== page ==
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Kreuzberg
Hallesches Tor Cemeteries

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Cemetery Hallesches Tor

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The cemeteries at Hallesches Tor can be traced back to a paupers’ cemetery in 1735. In terms of its cultural history, it has become the most significant burial site in West Berlin. 
Among the most beautiful works of art are the heads of two women by the Jugendstil (Art Nouveau) sculptor Ignatz Taschner. They decorate the gravestones of the landscape painter Karl Wilhelm Bennewitz von Loefen and his wife, who can be found on the left when coming from the Zossener Straße entrance, on the inside corner of Baruther Straße in an area separated from the rest by tall family graves. 
On the painter’s gravestone, the marble relief of a woman’s head has been carved in the style of a medallion, with long, curly hair held back by a band. Emy Bennewitz von Loefen’s gravestone displays a girl’s head, half-hidden and half-emerging, whose calm beauty is captivating. A few steps away is a gold-rimmed, black, cast-iron cross dedicated to Henriette Herz; and just beyond the square, next to her husband’s grave, is that of Rahel Varnhagen. Both women were baptised Jewish and were important figures of the Berlin Salon in the eighteenth and nineteenth centuries.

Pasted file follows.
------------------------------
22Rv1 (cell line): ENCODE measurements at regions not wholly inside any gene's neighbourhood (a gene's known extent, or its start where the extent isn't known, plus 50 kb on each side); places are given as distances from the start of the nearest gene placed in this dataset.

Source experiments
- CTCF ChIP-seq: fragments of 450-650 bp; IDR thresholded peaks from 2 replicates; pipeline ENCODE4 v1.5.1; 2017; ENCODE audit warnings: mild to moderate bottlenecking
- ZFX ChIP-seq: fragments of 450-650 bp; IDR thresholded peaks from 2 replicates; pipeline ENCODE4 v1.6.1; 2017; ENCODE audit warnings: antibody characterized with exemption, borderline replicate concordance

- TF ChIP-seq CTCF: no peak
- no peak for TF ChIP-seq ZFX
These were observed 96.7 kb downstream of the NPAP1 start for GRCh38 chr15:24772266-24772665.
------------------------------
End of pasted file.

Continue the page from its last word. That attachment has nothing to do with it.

The graves of the composer, Jakob Ludwig Felix Mendelssohn Bartholdy, his sister Fanny Hensel, his parents and other family members are to be found only a few steps further, to the left of the main path from the Zossener Straße entrance, shortly before the central wall. The flower shop at the main Mehringdamm entrance has a photocopied map of the cemetery for sale, showing a total of twenty-two famous graves, among them the poets E.T.A. Hoffmann and Adelbert von Chamisso, and the architects David Gilly and Georg Wenzeslaus von Knobelsdorff. 

 

 

 

Address: Mehringdamm 21, 10961 Berlin, +49 (0)30 69401961
Hours of opening: 8.00-16.00 (winter), 8.00-20.00 (summer)
Bus, Tube, Tram: U6 und U7 Mehringdamm; Bus M41 Brachvogelstr.
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